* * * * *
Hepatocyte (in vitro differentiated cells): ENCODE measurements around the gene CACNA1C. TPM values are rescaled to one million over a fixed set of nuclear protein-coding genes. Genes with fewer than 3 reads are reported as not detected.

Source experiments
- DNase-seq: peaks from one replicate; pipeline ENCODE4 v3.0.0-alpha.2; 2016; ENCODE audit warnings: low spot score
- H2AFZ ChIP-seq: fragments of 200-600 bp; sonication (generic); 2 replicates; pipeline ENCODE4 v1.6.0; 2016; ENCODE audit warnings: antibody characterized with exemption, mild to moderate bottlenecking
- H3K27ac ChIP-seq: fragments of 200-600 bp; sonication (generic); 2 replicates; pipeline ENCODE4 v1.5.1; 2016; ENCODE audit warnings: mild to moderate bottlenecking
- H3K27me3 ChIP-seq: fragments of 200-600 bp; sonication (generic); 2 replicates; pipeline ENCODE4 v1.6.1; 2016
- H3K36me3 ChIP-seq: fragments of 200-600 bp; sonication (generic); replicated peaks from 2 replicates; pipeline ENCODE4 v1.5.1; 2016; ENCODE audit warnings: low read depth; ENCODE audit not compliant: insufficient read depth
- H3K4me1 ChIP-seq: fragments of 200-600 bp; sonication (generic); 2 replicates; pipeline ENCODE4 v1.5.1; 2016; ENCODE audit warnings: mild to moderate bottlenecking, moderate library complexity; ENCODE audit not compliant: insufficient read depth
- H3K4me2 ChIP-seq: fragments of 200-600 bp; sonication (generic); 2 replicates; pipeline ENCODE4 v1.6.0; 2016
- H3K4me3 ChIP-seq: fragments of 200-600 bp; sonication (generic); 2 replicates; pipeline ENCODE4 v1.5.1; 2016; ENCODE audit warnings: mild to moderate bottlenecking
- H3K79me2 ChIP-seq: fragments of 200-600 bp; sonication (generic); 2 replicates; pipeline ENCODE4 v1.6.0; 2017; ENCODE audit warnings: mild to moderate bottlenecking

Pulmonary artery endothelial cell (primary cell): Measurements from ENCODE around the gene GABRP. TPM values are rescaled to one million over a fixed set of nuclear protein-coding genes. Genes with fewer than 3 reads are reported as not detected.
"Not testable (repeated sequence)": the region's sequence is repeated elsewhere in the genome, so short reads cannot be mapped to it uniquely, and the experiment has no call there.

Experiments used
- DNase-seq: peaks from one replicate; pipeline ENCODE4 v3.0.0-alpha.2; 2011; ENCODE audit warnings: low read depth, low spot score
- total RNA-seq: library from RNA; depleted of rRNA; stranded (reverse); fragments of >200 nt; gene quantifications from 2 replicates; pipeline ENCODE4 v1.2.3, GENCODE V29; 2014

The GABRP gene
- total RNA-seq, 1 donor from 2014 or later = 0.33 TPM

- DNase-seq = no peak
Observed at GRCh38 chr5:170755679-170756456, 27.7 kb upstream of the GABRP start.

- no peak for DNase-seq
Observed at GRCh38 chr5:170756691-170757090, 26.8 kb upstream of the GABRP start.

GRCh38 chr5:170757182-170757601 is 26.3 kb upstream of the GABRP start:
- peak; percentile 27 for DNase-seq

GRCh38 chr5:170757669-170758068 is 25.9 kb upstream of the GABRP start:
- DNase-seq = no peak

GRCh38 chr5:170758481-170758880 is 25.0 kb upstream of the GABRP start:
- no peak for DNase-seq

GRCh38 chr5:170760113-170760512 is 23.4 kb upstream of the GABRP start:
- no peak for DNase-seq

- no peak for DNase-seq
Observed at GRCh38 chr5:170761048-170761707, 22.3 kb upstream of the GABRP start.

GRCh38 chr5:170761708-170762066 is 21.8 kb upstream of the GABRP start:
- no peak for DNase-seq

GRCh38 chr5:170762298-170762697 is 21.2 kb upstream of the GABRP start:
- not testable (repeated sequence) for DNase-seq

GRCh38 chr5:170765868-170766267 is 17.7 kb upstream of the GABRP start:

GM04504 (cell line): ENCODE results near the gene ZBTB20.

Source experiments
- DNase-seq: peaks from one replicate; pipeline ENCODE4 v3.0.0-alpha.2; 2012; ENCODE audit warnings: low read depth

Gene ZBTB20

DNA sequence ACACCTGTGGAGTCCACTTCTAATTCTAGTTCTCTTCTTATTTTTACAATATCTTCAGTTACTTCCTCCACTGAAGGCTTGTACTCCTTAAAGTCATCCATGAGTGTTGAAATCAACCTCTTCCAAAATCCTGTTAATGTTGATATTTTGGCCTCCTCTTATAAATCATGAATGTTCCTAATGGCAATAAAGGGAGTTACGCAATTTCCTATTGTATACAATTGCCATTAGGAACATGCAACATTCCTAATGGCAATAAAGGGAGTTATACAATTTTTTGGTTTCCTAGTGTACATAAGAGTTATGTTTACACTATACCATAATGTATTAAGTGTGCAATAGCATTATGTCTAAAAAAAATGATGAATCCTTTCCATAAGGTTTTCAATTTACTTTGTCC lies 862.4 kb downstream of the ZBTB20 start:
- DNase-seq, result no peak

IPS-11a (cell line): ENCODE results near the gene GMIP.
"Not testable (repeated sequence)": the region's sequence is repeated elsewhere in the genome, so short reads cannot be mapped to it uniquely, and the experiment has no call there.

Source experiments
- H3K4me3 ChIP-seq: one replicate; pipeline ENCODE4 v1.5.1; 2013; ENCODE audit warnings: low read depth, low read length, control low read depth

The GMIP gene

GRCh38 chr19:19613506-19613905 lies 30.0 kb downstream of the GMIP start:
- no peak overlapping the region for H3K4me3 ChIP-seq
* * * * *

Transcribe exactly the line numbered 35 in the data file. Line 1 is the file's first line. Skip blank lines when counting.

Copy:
GRCh38 chr5:170762298-170762697 is 21.2 kb upstream of the GABRP start: